Two Up, Two Down in Three Places (PD 01-07-15) is a catchy, memorable riff which will help you find five pentatonic scale tones – two above the tonic and two below – in three keys.
The left hand copies the right hand, but doesn’t always play all of the notes. How many notes it plays varies as part of the pattern.
This version uses only the A minor pentatonic scale-tones. The MidiPiano video performance repeats the A minor section only (first two lines of the music in your Workbook) then goes on to the ending.
Start with fingers RH2
and LH4 if you're learning from the video or MIDI.
The second MidiPiano video performance includes the ‘B section’ instead of repeating the A minor section.
The B section plays the first part of the riff material in D minor and the second part in C minor.
(A ‘B section’, as you will know by now, has nothing to do with the note or key ‘B’, but refers to a different, contrasting section of music in a short piece.)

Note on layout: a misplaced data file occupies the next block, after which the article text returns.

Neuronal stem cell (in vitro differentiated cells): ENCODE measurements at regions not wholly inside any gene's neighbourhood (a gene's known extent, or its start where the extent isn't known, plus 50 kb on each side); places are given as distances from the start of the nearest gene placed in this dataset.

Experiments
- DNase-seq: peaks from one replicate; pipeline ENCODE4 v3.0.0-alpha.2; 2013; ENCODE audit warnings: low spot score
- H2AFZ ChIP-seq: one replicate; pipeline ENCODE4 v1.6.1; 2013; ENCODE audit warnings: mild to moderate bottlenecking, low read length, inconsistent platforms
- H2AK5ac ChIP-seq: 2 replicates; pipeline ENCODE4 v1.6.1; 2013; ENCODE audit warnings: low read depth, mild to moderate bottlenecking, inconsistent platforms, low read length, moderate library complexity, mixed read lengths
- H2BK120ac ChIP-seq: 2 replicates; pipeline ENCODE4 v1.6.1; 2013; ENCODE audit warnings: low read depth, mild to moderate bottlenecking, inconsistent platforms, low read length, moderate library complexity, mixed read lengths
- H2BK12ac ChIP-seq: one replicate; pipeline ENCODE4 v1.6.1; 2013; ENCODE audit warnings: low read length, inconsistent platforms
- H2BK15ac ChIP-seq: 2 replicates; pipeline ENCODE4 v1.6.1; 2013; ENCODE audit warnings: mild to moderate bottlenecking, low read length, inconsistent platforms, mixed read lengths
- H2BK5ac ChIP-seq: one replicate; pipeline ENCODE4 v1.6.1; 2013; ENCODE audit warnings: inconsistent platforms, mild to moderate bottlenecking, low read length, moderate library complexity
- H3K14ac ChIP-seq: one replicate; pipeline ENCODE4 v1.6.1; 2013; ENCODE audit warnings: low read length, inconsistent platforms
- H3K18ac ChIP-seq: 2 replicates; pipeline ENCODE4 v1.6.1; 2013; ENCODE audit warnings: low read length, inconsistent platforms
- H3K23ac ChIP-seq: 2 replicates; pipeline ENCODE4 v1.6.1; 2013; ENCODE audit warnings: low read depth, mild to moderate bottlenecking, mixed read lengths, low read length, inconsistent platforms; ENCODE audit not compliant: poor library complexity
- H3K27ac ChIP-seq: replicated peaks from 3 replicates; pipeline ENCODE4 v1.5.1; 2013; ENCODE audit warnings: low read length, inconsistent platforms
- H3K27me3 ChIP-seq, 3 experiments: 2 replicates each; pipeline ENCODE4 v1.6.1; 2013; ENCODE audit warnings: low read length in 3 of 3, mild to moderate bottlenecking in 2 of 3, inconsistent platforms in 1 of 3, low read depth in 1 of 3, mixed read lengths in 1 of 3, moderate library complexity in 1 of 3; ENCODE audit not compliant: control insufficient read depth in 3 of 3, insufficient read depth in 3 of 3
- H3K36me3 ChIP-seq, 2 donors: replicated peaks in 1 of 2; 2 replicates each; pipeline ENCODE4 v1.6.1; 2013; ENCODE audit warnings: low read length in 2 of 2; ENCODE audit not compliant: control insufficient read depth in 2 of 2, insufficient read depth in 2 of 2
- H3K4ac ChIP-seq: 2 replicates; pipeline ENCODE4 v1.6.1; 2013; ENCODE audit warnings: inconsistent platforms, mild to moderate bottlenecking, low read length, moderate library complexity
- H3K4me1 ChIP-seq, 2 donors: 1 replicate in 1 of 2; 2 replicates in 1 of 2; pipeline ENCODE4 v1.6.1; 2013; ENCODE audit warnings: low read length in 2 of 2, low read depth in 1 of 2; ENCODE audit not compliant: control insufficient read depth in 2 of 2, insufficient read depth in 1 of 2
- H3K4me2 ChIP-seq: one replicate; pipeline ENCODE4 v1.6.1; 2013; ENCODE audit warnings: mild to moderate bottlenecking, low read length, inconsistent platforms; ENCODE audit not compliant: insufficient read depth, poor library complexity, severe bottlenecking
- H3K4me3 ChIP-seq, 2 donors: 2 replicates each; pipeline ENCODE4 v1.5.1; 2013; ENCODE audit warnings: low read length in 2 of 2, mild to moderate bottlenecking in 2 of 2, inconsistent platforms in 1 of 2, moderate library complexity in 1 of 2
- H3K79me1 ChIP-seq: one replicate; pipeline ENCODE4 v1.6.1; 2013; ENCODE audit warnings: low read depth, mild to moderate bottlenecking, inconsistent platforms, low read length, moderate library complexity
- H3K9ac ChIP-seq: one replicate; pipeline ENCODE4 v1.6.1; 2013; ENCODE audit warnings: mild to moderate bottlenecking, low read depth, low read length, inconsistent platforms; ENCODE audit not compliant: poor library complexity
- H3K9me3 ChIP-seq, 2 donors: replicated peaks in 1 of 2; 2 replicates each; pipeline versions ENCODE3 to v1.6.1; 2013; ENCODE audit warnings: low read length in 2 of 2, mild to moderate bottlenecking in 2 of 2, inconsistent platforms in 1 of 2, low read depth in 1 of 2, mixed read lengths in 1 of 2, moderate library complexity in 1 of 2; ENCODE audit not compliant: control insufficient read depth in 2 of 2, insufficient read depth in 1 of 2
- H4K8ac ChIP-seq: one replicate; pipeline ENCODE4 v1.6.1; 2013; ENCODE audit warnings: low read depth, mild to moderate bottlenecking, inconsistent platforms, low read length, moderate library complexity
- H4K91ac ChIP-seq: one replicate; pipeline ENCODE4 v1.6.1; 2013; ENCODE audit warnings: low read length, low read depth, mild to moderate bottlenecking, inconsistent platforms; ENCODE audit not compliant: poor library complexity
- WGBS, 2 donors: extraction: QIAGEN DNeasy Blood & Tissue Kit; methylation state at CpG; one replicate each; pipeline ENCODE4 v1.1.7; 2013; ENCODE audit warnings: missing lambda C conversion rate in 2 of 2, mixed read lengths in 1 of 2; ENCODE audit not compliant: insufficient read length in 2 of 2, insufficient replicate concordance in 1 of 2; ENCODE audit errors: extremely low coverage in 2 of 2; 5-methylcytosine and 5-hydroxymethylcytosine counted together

D minor pentatonic is another all-white-key scale like A minor, but C minor pentatonic has two black keys – E flat and B flat.
Here's the C minor pentatonic keyboard, for reference.
Musicarta has a maxim:
“If you want to really understand something, transpose it!”
As an exercise, transpose the riff into E minor and D minor. (See videos on-page.)
Your B sections will be in the keys shown here.
Here are MidiPiano performances in E minor and D minor
B section in A minor and G minor (one black key).
B section in G minor (one black key) and F minor (three black keys).
Practice visualising the riff away from the keyboard.
Listen to just the audio, and say to yourself, "If my first note was C, what would the rest be?"
How many keys can you ‘see it’ in?
Pentatonics – so much music, and so easy to get into!
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